Jo

Hi Jo,
For some reason, an in depth Antlion taxonomy with images is not available. Perhaps because it is so difficult to distinguish individual species they are generally grouped into the family Myrmeleontidae. We researched Antlion Taxonomy and found this information. The site The Antlion Pit has some fascinating anecdotal information.

My laptop’s infested!
Hello there!
About two weeks ago, crawling down the screen of our (immaculately clean, less than a year old) laptop, was a speck barely a millimetre across. I though, How cute! There’s a living thing on our laptop! Now, I love insects and do not give in to urges of wanton annihilation. So I usually, and peacefully, show them the way out the window. However, this morning I woke up to find scores of these animated specks doing the locomotion on our monitor! Lately the screen has been giving us the occasional, brief flicker. Were these incidents manifestations of our animated friends crawling over, and shorting, the circuit boards? I want them gone! I’m attaching photos. Sorry about the fuzziness, but there’s only so much a macro lens can do. Remember these creatures are all less than 1mm across. What are they? Where do they come from? What do they feed on? Why did they get into our monitor? How do we get them out without breaking the computer apart? Your advice is anxiously awaited.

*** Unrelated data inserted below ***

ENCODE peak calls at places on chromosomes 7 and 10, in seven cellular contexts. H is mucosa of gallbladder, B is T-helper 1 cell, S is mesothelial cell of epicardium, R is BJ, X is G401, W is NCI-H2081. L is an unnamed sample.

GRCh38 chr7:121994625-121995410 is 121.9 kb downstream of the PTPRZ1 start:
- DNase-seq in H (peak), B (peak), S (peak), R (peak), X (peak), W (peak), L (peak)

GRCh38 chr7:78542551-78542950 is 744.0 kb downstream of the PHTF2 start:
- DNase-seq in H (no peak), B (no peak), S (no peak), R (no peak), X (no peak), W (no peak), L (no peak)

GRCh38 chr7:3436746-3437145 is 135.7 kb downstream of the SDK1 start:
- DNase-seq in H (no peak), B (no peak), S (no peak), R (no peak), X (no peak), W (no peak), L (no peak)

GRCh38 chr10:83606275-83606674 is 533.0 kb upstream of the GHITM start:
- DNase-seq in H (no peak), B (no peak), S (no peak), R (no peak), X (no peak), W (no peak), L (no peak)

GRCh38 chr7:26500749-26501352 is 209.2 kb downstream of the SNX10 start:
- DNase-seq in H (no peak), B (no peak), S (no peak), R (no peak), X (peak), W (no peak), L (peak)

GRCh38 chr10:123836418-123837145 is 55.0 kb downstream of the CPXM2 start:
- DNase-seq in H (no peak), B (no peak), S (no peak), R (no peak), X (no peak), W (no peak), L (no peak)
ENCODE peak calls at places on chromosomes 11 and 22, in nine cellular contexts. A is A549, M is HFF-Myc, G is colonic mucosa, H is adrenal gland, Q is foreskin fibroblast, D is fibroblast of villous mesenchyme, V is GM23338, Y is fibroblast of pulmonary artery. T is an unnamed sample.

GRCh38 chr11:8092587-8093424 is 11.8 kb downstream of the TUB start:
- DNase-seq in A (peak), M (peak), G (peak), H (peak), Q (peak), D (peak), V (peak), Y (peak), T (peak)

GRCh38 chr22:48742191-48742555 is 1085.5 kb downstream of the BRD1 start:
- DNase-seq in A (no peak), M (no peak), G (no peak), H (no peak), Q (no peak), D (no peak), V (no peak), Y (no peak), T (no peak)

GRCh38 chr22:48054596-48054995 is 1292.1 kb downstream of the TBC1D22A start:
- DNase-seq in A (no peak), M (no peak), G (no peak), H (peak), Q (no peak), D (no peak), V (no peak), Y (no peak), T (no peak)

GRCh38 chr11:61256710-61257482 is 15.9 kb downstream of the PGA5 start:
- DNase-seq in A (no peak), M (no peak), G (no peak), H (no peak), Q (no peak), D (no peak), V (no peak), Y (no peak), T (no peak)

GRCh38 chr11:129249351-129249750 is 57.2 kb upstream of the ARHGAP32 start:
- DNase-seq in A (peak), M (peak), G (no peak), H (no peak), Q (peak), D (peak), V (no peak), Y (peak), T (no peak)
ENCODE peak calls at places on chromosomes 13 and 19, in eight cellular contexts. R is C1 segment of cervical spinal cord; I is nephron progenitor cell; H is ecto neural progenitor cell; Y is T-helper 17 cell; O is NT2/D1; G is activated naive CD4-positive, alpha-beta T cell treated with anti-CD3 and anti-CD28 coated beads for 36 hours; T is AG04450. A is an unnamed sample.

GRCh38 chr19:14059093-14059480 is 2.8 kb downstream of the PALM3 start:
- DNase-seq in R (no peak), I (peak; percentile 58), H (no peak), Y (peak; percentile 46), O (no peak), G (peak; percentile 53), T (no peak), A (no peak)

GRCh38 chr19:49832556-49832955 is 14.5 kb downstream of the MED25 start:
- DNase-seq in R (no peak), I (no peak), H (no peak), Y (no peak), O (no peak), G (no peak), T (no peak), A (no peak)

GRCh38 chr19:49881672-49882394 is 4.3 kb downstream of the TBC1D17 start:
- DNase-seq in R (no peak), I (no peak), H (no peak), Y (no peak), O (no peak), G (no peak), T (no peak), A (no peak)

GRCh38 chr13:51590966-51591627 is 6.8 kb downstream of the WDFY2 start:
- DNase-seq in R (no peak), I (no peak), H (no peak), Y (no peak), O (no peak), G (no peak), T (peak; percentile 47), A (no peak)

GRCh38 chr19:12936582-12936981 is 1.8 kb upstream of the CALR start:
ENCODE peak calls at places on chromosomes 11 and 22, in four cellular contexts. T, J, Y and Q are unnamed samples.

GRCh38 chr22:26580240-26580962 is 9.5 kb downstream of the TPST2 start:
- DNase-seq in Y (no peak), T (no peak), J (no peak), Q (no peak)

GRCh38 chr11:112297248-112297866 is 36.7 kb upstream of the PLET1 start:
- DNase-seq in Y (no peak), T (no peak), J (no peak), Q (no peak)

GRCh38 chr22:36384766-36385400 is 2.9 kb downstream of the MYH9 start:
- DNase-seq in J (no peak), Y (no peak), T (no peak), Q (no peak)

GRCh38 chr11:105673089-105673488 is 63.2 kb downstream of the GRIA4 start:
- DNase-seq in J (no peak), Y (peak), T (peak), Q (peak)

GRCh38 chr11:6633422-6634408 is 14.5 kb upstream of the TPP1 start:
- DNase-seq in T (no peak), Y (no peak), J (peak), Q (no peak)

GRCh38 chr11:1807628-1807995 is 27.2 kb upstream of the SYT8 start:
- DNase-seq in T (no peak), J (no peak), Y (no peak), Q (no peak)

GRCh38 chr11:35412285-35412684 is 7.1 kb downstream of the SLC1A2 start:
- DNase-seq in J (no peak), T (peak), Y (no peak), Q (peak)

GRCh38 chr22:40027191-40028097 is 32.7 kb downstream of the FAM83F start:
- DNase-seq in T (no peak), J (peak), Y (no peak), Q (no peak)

Best,
k
Malta

Hi K,
We suspect your computer loving critters are a species of Mite. The question, and the root of the eradication, is why are they after the computer? Sadly, we don’t have an answer. We suspect they might be in your dwelling for another reason. They could be Bird Mites or Rodent Mites, of just Predatory Mites. Sadly, the photo isn’t detailed enough for us to give you an exact identification, and we are not experts in the order Acari even if the photos were tack sharp.